SUCCEEDING the successful Yeti in Skoda’s expanding SUV line-up is a very different-looking animal.
The Karoq is more conventionally good looking and rounded than its boxy predecessor with the big windows, and a lot less distinctive. You may be hard-pressed to pick it out from many other SUV’s in the office or supermarket car park.
It shares a VAG Group platform with the VW Tiguan and SEAT Ateca, while bearing a strong family resemblance to Skoda’s own larger, seven-seat Kodiaq, tagged from around £5,000 dearer.
And in case you are wondering, there’s a link between those two curious names. Skoda explain: Karoq comes from the language of the Alutiiq tribe, which is native to Kodiaq island in Alaska. (Impress your friends – or not).
Lay a tape on them and you find the Karoq is longer and lower than the van-like Yeti, with a marginally larger boot. Prices start at around £3,000 higher, too, as Skoda cash in on their growing brand respectability, so raising the Karoq tag slightly above the Nissan Qashqai and SEAT Ateca, if still below the VW Tiguan.
The exclusively five-door Karoq offers a choice of four trim levels, four engines – two each petrol and diesel with outputs between 115 and 150 PS – in a 20-strong range at prices between £20,875 (1.0 TSI SE petrol) and £31,690 (2.0 TDI Edition diesel automatic with standard 4WD).
That seven-speed DSG automatic transmission is available across the range as an alternative to six-speed manual. CO2 emissions start from 117 g/km (1.6 TDI 115 PS DSG).
Standard Karoq features generously include aluminium alloy wheels, privacy glass, LED rear lights, dual-zone climate control, pedestrian monitor and driver fatigue sensor. An additional SE Technology trim is designed to appeal to business and fleet customers.
In upper-trim versions of the Karoq, the clever Varioflex system’s three rear seats have been carried over from the Yeti. These can recline, slide back and forth or, to give a real Tardis touch, be removed completely, if not easily – they’re a ton weight and of course need to be stored – to provide a van-like capacity of 1,800-plus litres (63.57-plus cu.ft.).
On the minus side, with the rear seats left in but folded, there’s a quite hefty 220 mm (about nine inches) step across the extended boot floor, so no easy sliding in of long items.
Dashboard technology and connectivity receives what is these days an obligatory breathless upgrade to keep abreast of rivals, featuring a screen (huge 9.2-inch on our top-trim Edition model tested here) responding to touch, swipe and – less consistently – gesture. You now get Apple CarPlay and Android Auto smartphone mirroring.
Altogether, the roomy cabin of the Karoq is a pleasant and comfortable place to be, apart from a curiously greyed-out speedo which had me longing for a head-up display.
Other features of the Edition trim include a panoramic sunroof (slightly reducing headroom), rear view camera, leather seats (front pair heated; driver’s electric with memory), cruise control, dual zone climate, lane assist, front assist radar and auto braking, chrome roof rails and electrically operated boot.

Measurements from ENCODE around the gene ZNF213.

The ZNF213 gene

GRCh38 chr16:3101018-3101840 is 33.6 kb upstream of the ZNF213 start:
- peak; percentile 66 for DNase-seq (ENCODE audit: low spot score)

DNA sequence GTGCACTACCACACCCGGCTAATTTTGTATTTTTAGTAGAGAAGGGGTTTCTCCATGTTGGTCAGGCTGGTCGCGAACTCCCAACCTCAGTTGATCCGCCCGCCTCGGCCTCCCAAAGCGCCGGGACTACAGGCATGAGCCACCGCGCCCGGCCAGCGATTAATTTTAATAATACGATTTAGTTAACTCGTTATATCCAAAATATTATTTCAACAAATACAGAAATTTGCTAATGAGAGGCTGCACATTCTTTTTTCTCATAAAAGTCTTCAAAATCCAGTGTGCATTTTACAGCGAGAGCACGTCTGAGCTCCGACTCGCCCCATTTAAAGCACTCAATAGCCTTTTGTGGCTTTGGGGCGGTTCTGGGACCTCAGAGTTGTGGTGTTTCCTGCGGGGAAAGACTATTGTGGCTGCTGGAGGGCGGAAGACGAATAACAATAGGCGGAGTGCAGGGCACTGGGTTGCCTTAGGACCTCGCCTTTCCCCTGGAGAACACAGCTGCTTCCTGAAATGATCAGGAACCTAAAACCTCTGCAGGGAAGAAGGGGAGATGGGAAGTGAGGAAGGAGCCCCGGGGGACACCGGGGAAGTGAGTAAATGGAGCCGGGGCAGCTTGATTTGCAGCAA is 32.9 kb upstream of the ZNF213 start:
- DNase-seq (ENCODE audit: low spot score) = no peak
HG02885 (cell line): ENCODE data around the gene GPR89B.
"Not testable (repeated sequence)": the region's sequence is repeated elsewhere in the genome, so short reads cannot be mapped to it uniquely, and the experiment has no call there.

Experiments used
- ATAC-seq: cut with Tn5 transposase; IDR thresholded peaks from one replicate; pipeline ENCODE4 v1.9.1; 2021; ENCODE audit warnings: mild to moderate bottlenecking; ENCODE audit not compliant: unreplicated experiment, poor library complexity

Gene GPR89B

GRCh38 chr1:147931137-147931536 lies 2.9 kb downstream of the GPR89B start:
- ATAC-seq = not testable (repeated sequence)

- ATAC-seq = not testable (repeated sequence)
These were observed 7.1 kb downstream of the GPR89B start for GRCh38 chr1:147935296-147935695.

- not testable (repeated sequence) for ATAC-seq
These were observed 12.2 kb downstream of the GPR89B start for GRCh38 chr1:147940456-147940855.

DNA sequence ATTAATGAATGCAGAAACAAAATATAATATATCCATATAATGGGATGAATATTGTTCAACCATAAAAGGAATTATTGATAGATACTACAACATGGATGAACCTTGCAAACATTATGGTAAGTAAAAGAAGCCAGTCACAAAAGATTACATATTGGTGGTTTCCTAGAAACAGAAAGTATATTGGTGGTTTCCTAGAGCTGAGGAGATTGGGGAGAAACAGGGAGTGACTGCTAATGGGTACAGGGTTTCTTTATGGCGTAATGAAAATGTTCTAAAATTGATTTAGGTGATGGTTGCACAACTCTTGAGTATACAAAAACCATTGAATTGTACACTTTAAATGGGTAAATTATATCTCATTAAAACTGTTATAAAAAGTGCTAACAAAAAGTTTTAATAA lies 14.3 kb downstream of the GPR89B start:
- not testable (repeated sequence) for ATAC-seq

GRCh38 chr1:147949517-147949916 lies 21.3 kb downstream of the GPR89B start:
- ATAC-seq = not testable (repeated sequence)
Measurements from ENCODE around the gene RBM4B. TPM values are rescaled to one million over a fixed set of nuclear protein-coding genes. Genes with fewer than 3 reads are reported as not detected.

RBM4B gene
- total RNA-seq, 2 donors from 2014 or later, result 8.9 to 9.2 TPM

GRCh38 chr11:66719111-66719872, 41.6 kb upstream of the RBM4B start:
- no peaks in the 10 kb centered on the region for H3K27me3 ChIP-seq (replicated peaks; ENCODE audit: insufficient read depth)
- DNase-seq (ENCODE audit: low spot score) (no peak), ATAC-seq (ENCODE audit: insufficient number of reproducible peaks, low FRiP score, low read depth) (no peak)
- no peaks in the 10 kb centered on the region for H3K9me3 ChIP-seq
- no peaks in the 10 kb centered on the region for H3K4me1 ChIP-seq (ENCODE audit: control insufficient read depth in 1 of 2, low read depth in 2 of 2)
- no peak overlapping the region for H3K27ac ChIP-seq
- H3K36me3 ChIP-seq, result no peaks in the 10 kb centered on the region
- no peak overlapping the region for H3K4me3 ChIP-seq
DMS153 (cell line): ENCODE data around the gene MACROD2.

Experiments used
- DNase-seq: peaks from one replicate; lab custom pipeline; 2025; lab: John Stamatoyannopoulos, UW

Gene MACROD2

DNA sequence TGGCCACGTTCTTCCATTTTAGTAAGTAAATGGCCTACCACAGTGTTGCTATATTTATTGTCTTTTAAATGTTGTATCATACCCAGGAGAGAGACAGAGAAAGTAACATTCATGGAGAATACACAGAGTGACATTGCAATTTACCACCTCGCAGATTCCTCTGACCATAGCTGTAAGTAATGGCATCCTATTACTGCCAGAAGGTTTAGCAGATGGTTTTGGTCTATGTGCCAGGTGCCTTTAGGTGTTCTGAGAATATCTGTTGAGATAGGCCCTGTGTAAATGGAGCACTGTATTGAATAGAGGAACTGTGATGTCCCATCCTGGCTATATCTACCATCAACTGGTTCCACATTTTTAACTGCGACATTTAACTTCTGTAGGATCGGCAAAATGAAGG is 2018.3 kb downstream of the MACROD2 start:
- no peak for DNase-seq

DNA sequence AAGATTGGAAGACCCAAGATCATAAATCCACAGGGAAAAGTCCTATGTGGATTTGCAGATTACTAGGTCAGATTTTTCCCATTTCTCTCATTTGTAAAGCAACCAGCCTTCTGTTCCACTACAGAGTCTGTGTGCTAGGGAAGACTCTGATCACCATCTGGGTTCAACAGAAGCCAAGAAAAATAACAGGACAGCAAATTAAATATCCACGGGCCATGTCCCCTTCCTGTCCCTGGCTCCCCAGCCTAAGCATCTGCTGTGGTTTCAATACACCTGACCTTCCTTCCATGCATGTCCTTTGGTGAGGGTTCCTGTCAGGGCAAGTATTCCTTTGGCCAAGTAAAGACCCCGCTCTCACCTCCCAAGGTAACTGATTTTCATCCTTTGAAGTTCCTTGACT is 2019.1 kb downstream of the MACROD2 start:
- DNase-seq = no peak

Puddle lights project the Skoda emblem for you to step out onto – there’s posh – and there are the usual thoughtful touches from this manufacturer – an umbrella under the passenger seat; a disposable litter bag in the driver’s door pocket.
On the road, the Karoq’s suspension favours ride comfort against ultra-sharp handling, though the big 19-inch wheels on this version do tend to pick out uneven surfaces.
The Yeti’s 148 bhp 1.4 litre petrol engine gives way in the Karoq to a turbo-driven 1.5 litre that produces the same power but averages up to 52.3 mpg in official tests – a claimed 7.5 mpg improvement.
This unit is also equipped with Active Cylinder Technology (ACT), briefly switching off the second and third of the four cylinders when their power output is not needed. It kicks in between 1,400 and 4,000 rpm and up to a speed of 70 mph.
It’s all pretty seamless – you don’t feel a thing and, depending on your driving style, claims to save up to 0.5 litres of fuel per 100 km. In real life we recorded 42.3 mpg from a varied week’s motoring.
Given its capacity, the performance figures (0–62 mph in 8.6 seconds) are impressive, although slam your foot down with that familiar DSG automatic in sport mode and you are aware how hard it is working.
So far this year (2018) in a depressed UK car market down by more than 12 per cent in the first quarter, Skoda are doing relatively well with a dip of just over 3 per cent.
The best-selling Karoq version in the UK is expected to be the SE, but allied to the 1.5 TSI 150 PS petrol engine featured here. Karoq sales are expected to be around 17,500 in 2018, split 60 per cent private to 40 per cent business fleet.
If the Yeti has retreated to its snowbound Himalayan hideaway, the Karoq is looking to enjoy sunnier climes.
Wheels-Alive Tech. Spec. in Brief:
Skoda Karoq Edition 1.5 TSI
Medium-size SUV; five doors, five seats.
Size: Overall length 4,382 mm (14.38 ft); width 2,030 mm (6.66.ft); height 1,603 mm (5.26 ft); kerb weight 1,361 kg
Boot Deck length 790 to 1,440 mm (2.59 to 4.72 ft); width 1,000 mm (3.28 ft); volume 479 to 1,605 litres (16.92 to 56.68 cu.ft).
Engine: Petrol; 1.5 TSI; four cylinder; turbocharged; seven speed DSG dual-clutch auto
Power: 150 PS @ 5,000–6,000 rpm; max torque 184 lb ft (250 Nm) @ 1,500–3,500 rpm
Pace: 126 mph; 0–62 mph in 8.6 secs
MPG: On test 42.3; official comb 50.4; tank 50 litres (11.00 Imperial gallons)
Emissions and taxation: CO2 127 g/km; VED band G; BIK 24%
Tyres: 215/50; 19-inch alloys
Insurance Group: 16E
Warranty: 36 months/30,000 miles
PRICE: £28,410; as tested with options £29,815
Rivals: SEAT Ateca; Volvo XC40; Nissan Qashqai; VW Tiguan; Peugeot 3008; BMW X1